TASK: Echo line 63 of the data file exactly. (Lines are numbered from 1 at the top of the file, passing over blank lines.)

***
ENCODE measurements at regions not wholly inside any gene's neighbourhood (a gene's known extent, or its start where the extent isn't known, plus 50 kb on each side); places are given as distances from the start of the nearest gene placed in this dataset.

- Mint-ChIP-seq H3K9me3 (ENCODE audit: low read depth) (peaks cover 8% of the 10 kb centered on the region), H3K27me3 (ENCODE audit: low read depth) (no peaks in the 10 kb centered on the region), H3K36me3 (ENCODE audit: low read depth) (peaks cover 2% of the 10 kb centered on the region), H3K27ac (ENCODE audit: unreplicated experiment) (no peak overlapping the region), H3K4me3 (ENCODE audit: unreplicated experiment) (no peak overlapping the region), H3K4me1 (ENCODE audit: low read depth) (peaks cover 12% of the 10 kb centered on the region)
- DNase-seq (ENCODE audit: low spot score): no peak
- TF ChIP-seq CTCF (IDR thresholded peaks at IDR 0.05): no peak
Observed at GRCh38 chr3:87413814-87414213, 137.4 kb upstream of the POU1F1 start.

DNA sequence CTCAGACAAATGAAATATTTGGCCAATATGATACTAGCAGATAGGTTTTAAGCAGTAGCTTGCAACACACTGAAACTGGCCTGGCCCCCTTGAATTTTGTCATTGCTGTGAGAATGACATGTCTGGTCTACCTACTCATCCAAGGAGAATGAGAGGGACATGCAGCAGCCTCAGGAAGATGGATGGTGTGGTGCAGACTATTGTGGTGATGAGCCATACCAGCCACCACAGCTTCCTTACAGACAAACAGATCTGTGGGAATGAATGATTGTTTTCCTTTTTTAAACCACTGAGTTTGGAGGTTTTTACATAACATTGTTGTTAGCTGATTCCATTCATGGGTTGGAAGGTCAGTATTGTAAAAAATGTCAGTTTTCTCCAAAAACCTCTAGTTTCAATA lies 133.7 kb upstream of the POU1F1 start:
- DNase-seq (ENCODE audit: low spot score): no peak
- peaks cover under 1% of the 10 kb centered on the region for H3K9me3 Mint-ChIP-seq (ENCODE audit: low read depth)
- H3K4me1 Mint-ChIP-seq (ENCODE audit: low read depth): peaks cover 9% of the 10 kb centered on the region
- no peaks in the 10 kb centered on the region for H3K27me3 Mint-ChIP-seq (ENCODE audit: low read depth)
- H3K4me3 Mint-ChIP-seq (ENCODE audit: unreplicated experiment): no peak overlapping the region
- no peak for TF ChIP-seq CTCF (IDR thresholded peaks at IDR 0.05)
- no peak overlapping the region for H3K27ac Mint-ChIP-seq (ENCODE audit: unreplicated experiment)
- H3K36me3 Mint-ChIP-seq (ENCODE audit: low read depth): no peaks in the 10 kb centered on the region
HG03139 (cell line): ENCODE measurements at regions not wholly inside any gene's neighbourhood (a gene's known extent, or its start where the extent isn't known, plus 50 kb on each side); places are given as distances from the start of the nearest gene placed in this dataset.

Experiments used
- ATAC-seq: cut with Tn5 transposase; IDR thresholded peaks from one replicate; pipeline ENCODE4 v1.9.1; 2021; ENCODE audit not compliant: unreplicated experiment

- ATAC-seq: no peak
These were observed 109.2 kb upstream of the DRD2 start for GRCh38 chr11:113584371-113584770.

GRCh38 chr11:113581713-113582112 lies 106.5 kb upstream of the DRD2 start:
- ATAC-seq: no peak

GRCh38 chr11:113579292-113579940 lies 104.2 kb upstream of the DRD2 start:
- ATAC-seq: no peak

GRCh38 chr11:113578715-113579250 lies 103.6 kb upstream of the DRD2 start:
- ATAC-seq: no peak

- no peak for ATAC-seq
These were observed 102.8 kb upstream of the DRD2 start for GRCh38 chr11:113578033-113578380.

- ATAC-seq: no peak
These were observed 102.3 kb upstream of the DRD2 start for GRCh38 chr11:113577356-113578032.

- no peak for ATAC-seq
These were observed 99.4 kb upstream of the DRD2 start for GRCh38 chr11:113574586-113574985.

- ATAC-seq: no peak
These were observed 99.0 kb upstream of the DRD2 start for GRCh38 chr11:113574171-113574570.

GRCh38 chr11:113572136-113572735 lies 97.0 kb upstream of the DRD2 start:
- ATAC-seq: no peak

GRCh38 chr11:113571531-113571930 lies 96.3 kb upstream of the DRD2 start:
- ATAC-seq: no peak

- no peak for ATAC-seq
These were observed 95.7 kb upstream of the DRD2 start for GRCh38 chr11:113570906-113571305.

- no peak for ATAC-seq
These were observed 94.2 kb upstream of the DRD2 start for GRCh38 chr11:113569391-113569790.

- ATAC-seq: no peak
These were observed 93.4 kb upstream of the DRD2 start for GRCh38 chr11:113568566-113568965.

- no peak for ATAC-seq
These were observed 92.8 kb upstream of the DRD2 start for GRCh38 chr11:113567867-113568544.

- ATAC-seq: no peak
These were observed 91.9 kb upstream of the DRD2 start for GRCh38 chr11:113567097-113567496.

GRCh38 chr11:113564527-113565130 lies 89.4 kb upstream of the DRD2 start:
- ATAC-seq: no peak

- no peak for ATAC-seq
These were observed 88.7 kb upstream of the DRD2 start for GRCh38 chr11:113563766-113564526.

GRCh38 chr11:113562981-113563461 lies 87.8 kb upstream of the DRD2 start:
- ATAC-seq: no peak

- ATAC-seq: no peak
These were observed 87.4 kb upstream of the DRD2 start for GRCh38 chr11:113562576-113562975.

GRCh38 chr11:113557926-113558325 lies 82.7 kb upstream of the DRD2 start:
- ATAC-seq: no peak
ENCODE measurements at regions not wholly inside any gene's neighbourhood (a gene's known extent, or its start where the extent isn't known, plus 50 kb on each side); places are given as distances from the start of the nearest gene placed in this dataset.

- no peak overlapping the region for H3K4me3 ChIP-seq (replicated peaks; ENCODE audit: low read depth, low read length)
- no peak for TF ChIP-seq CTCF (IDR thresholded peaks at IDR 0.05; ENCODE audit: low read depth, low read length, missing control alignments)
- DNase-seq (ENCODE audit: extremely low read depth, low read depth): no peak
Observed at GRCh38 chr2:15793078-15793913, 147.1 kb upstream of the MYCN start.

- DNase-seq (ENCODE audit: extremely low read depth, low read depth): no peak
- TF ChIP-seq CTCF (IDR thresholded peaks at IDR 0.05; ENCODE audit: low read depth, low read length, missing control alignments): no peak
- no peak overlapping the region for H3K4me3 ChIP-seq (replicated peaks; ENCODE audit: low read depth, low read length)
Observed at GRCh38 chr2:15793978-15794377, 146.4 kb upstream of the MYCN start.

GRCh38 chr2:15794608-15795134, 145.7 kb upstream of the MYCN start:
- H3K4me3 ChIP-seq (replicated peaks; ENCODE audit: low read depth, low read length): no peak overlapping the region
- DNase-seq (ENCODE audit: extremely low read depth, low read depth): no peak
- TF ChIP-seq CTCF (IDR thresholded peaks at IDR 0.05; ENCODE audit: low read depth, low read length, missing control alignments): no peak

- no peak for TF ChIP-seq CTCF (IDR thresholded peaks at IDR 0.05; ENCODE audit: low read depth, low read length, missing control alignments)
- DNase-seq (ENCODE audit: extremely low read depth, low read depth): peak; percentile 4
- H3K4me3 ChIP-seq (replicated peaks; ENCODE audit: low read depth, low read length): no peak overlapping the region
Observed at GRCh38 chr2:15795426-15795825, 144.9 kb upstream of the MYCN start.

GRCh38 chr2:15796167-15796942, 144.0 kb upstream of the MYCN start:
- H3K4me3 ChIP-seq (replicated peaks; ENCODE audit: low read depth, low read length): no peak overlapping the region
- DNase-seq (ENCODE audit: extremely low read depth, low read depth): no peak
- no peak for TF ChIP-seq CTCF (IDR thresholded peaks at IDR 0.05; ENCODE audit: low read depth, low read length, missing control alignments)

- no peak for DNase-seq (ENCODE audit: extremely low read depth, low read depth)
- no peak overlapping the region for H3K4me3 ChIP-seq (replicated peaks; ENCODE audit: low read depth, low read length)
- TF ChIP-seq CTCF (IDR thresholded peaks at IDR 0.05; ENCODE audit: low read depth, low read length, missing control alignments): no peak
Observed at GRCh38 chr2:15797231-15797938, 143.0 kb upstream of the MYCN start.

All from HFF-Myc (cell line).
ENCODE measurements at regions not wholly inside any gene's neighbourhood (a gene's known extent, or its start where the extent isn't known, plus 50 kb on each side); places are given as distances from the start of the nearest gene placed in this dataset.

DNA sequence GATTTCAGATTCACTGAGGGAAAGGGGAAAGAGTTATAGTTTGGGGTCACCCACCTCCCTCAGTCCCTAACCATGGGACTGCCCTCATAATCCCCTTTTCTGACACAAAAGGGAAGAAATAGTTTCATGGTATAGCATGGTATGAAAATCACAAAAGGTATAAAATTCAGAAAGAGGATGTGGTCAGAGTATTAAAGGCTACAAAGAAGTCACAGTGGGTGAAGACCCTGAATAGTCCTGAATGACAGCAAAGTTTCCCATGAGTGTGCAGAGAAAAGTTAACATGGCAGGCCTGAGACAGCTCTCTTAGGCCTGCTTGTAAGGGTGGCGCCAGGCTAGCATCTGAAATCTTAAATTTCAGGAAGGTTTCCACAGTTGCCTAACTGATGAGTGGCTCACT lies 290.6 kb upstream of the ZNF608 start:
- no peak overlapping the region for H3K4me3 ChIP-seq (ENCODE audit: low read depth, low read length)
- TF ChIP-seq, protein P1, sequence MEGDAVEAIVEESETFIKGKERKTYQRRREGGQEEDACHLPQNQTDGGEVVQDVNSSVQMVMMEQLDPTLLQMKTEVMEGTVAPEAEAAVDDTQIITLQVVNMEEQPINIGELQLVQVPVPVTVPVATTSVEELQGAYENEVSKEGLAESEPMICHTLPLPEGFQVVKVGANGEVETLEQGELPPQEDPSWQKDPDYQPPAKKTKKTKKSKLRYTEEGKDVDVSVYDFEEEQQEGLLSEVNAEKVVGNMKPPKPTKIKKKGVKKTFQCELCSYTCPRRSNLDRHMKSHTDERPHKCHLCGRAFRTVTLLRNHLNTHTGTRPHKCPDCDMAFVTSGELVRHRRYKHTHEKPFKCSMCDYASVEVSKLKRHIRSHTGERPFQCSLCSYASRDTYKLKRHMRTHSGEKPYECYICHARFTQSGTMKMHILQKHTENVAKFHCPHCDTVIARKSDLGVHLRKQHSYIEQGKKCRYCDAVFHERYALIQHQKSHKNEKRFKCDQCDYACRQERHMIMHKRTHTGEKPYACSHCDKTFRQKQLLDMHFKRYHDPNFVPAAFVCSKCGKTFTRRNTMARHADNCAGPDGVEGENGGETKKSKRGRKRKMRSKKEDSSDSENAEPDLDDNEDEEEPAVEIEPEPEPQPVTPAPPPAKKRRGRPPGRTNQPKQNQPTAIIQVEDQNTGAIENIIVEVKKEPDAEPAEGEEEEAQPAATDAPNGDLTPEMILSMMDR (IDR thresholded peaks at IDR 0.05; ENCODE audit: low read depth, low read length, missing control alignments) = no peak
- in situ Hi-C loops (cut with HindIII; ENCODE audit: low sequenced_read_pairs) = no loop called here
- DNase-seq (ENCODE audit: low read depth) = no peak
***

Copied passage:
- DNase-seq (ENCODE audit: extremely low read depth, low read depth): no peak